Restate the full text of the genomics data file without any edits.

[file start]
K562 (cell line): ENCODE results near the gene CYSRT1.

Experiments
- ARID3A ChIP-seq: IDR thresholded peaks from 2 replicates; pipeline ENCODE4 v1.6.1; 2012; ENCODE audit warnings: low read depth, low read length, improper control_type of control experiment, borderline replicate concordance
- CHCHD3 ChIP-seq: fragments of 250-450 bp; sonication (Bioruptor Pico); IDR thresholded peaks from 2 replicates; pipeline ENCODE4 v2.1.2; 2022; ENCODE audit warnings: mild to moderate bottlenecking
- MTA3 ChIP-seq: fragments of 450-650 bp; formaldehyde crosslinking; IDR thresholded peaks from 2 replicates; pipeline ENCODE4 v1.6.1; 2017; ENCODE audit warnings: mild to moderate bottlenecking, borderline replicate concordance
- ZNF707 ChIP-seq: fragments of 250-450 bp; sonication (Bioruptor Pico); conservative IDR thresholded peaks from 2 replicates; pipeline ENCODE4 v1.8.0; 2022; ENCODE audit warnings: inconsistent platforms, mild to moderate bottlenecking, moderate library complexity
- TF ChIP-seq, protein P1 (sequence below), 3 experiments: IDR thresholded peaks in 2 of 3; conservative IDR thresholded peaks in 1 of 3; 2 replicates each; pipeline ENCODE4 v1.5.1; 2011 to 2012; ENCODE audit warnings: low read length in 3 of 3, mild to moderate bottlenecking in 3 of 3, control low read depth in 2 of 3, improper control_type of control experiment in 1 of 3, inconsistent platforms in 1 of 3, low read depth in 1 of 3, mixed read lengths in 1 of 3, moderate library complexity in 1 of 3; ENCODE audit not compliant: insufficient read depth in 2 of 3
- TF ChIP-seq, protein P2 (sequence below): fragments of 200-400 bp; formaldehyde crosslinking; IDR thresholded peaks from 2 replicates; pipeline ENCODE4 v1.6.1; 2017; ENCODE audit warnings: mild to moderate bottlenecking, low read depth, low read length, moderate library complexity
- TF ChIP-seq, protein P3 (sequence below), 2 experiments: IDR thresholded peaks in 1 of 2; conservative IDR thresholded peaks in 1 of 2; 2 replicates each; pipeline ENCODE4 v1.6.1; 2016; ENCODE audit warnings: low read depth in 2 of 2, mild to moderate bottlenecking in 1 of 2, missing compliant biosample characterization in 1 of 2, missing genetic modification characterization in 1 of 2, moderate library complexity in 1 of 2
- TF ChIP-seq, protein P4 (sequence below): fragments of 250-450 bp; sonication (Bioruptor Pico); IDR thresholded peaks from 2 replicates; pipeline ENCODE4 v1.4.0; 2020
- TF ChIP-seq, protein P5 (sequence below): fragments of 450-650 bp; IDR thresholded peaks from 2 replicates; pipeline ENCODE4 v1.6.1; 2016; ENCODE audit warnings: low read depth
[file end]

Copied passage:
K562 (cell line): ENCODE results near the gene CYSRT1.

Experiments
- ARID3A ChIP-seq: IDR thresholded peaks from 2 replicates; pipeline ENCODE4 v1.6.1; 2012; ENCODE audit warnings: low read depth, low read length, improper control_type of control experiment, borderline replicate concordance
- CHCHD3 ChIP-seq: fragments of 250-450 bp; sonication (Bioruptor Pico); IDR thresholded peaks from 2 replicates; pipeline ENCODE4 v2.1.2; 2022; ENCODE audit warnings: mild to moderate bottlenecking
- MTA3 ChIP-seq: fragments of 450-650 bp; formaldehyde crosslinking; IDR thresholded peaks from 2 replicates; pipeline ENCODE4 v1.6.1; 2017; ENCODE audit warnings: mild to moderate bottlenecking, borderline replicate concordance
- ZNF707 ChIP-seq: fragments of 250-450 bp; sonication (Bioruptor Pico); conservative IDR thresholded peaks from 2 replicates; pipeline ENCODE4 v1.8.0; 2022; ENCODE audit warnings: inconsistent platforms, mild to moderate bottlenecking, moderate library complexity
- TF ChIP-seq, protein P1 (sequence below), 3 experiments: IDR thresholded peaks in 2 of 3; conservative IDR thresholded peaks in 1 of 3; 2 replicates each; pipeline ENCODE4 v1.5.1; 2011 to 2012; ENCODE audit warnings: low read length in 3 of 3, mild to moderate bottlenecking in 3 of 3, control low read depth in 2 of 3, improper control_type of control experiment in 1 of 3, inconsistent platforms in 1 of 3, low read depth in 1 of 3, mixed read lengths in 1 of 3, moderate library complexity in 1 of 3; ENCODE audit not compliant: insufficient read depth in 2 of 3
- TF ChIP-seq, protein P2 (sequence below): fragments of 200-400 bp; formaldehyde crosslinking; IDR thresholded peaks from 2 replicates; pipeline ENCODE4 v1.6.1; 2017; ENCODE audit warnings: mild to moderate bottlenecking, low read depth, low read length, moderate library complexity
- TF ChIP-seq, protein P3 (sequence below), 2 experiments: IDR thresholded peaks in 1 of 2; conservative IDR thresholded peaks in 1 of 2; 2 replicates each; pipeline ENCODE4 v1.6.1; 2016; ENCODE audit warnings: low read depth in 2 of 2, mild to moderate bottlenecking in 1 of 2, missing compliant biosample characterization in 1 of 2, missing genetic modification characterization in 1 of 2, moderate library complexity in 1 of 2
- TF ChIP-seq, protein P4 (sequence below): fragments of 250-450 bp; sonication (Bioruptor Pico); IDR thresholded peaks from 2 replicates; pipeline ENCODE4 v1.4.0; 2020
- TF ChIP-seq, protein P5 (sequence below): fragments of 450-650 bp; IDR thresholded peaks from 2 replicates; pipeline ENCODE4 v1.6.1; 2016; ENCODE audit warnings: low read depth